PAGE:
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“A 29er? Damn.”

This was the first thing I said when the new Marin Pine Mountain first appeared late last year. I’d owned the previous model, a Pine Mountain 1, (the lower specced build is the 1, the 2 has the fancier bits) and it ran on a deliciously squishy 27.5+ platform. Mine was a size L, a bit small for my 6’2″ frame, but it was as nimble and poppy as a steel hardtail could be, with plenty of cushion when things got chundery and rooty.

I’d head rumors of a new Pine Mountain, a bike Marin first sold some 30 years ago, and wondered if the plus-size tire fad, which flamed out seemingly entirely within the space of a few years, would continue, hoping so in the case of this bike.

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It did not.

What replaced it is a new bike entirely, built on a 29er wheelset, that’s even more unabashedly committed to adventure riding and carrying a whole lot of stuff with the frame. You just go ahead and try to ignore a frame with that many bosses and rack mountain points. Look at that inner triangle! Absolutely brimming with bosses. Ostensibly, that’s to run a bolted-on frame bag, which I do, but really, let your mind go nuts. And that double-barred handlebar setup is there for one thing—strapping your sleeping bag on and getting out there. Well, they call it the “Bedroll Bar” but you get the idea.

The bike is slacker, with a more upright seat angle, and shorter chainstays (430 mm) than the previous model, as is the case with seemingly every new bike released this year. The steel is different too. A slightly cheaper 4130 Chromoly rather than the buttery Columbus Thron used previously—the bike though is nearly $700 cheaper in the 2020 version, so cuts had to be made somewhere.

Marin makes available the plans for the triangle and bosses to make it simple to custom order frame bags or make your own. This one is from Rogue Panda.

The components are no-fuss, and, par for the course with Marin, well thought out for the price. I love Shimano’s SLX 12-speed drivetrain used here, and the Shimano MT520 brakes are something you’ll never need to think about and unless you’re going to push this bike into places it wasn’t designed for, those won’t ever need upgrading. The fork is a meh RockShox FS 35 with 120mm of travel and mine already needs a rebuild after a few hundred miles. I’ll likely upgrade. The inexpensive TranzX dropper post works fine, though I replaced the cheap plastic lever right away with a much better PNW Components Loam lever. I dig how the handlebars look, and like the idea of increased real estate, but they’re heavy with that extra metal and feel a little stiff. With a tent strapped on though, the choice makes all the sense in the world.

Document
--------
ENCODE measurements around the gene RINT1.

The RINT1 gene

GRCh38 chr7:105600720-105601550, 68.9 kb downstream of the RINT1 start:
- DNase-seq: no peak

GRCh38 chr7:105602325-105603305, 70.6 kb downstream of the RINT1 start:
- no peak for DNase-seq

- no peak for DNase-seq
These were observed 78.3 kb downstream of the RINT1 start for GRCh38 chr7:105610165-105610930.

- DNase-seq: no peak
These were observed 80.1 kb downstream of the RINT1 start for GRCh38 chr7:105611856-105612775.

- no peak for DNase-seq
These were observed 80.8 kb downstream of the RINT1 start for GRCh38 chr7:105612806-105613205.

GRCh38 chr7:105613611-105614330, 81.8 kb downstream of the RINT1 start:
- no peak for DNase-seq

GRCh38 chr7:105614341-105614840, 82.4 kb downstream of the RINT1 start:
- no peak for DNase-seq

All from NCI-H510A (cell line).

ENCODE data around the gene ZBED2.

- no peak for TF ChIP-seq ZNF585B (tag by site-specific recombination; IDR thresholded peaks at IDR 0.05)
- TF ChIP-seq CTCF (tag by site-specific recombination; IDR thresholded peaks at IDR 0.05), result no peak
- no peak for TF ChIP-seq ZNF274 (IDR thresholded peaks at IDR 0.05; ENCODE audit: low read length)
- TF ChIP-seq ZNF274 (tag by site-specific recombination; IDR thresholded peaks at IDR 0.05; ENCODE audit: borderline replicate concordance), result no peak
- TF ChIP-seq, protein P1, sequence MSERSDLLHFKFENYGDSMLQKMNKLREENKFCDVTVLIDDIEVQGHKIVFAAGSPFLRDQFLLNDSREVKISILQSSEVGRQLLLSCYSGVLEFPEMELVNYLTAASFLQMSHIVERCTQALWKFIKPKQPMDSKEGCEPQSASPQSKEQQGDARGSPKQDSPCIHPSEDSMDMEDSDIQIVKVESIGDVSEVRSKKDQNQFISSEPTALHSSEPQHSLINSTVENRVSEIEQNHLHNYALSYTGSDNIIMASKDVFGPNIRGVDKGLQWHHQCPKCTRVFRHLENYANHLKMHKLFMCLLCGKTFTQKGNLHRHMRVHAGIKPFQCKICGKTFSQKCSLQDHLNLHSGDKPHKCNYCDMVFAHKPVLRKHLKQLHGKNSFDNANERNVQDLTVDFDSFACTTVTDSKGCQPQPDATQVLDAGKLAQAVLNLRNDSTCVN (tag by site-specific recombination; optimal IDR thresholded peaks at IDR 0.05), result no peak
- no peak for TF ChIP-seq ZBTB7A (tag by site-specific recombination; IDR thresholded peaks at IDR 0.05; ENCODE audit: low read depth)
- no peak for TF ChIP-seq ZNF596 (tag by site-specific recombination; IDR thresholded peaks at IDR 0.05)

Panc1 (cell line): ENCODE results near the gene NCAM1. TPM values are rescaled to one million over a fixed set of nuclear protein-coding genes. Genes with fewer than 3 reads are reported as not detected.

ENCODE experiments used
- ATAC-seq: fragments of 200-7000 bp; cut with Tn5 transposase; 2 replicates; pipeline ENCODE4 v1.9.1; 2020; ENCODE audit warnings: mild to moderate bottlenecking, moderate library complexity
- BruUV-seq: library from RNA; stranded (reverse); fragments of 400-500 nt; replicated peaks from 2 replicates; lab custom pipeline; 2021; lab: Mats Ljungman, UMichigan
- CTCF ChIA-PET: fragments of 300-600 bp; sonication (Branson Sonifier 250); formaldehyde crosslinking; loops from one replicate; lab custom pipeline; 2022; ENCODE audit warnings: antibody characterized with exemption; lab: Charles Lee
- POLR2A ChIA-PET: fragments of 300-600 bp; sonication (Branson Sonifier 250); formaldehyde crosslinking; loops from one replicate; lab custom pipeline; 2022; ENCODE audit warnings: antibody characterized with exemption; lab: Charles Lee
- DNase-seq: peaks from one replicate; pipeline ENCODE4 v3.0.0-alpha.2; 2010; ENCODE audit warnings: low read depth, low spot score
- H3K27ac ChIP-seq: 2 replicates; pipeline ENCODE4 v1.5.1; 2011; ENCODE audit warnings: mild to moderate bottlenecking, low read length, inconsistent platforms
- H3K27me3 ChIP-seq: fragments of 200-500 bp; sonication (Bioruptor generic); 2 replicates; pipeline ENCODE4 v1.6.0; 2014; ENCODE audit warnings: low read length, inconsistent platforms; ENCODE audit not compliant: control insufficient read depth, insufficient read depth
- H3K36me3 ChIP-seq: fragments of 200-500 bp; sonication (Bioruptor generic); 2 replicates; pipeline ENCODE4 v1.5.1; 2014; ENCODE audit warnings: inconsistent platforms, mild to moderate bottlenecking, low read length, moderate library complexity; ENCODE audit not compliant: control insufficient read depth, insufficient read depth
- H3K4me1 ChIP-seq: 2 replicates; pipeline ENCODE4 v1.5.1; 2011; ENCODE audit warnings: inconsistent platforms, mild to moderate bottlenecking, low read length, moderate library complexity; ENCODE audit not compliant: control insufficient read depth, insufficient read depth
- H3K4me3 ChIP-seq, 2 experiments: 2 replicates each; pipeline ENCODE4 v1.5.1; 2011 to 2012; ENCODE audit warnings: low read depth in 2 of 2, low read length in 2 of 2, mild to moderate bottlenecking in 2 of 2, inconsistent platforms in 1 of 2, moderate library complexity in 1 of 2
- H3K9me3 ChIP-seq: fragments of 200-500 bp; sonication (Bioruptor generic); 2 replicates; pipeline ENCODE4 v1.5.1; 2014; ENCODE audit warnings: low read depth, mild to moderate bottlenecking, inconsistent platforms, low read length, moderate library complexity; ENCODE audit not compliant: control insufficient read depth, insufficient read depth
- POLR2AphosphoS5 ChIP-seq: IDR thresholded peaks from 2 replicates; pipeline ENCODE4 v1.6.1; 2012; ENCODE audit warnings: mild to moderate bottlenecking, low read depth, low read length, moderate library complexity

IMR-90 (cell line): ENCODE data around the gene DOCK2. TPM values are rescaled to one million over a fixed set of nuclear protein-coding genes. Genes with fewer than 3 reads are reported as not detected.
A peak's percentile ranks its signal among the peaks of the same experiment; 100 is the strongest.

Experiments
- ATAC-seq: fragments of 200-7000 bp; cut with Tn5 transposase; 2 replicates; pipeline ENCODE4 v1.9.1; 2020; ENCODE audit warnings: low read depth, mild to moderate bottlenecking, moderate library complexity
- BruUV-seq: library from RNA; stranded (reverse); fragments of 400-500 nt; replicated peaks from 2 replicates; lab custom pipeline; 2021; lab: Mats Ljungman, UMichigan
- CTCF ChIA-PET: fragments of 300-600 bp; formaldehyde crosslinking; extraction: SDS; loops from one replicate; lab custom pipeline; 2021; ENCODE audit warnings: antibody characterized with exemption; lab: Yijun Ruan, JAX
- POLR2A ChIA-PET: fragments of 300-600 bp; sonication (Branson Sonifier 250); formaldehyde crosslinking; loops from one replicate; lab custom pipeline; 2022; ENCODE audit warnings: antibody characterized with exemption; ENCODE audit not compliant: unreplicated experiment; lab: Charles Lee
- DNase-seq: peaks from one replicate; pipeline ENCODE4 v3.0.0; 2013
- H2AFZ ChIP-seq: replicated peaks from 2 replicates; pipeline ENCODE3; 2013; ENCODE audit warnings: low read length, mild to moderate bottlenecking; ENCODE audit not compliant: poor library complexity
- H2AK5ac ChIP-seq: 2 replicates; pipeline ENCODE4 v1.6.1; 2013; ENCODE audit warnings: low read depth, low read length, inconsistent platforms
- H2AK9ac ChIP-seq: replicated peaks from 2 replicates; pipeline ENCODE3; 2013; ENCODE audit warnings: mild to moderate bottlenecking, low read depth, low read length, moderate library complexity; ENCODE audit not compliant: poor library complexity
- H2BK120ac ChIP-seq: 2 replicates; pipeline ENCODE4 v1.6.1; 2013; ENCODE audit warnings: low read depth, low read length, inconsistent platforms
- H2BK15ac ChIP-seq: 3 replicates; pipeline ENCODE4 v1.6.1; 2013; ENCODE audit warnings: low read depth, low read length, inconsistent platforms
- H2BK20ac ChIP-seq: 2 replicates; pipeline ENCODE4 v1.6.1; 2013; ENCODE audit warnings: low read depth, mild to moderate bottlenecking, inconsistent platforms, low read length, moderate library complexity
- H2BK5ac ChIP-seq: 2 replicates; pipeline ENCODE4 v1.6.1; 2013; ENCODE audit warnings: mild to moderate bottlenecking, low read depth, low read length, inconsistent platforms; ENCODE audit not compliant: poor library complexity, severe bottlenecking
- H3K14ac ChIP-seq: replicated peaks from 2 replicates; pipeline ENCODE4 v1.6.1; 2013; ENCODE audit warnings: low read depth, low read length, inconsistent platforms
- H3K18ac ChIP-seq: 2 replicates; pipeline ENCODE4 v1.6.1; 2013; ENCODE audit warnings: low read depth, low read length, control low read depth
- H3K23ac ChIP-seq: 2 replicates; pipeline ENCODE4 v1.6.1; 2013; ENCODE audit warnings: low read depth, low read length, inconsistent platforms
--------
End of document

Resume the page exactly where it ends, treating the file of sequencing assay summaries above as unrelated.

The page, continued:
Cable routing is mostly along the bottom of the downtube, with internally routed dropper post cabling. This mostly works fine, though it can be a little finicky to get everything all lined properly if you need to move the cables around as I did when I replaced the dropper post lever.

Now then, the tires. Marin specced the bike with Vee Flow Snap 2.6″ rubber which makes sense. If you’re gonna ditch the 27.5+, give us some wide meats. But these tires are a head scratcher when it comes to performance. They grip fantastically well, which, okay, awesome in an adventure rig. But they’re really, really slow. The lugs are so huge you can practically feel each one rolling over the ground, hugging every bit of purchase, reluctant to let go. Running them at low PSI to get the squish you want makes them slower, and threatens disaster with the thin-feeling sidewalls. Running them at a higher PSI, say, near the 30s, makes them a little faster, but now the ride is harsh and there’s little benefit to a tire that thick. I don’t have a ton of experience with 2.6″ tires, so I may try the back with some narrow 2.3″s to see if that speeds things up a bit, or throw a higher quality 2.5″ or 2.6″ set on the wheels to run at the squishy lower pressure a bike like this kinda wants if ride quality is to be improved. As it is, the tires feel like tweeners, and cheap-ish ones at that.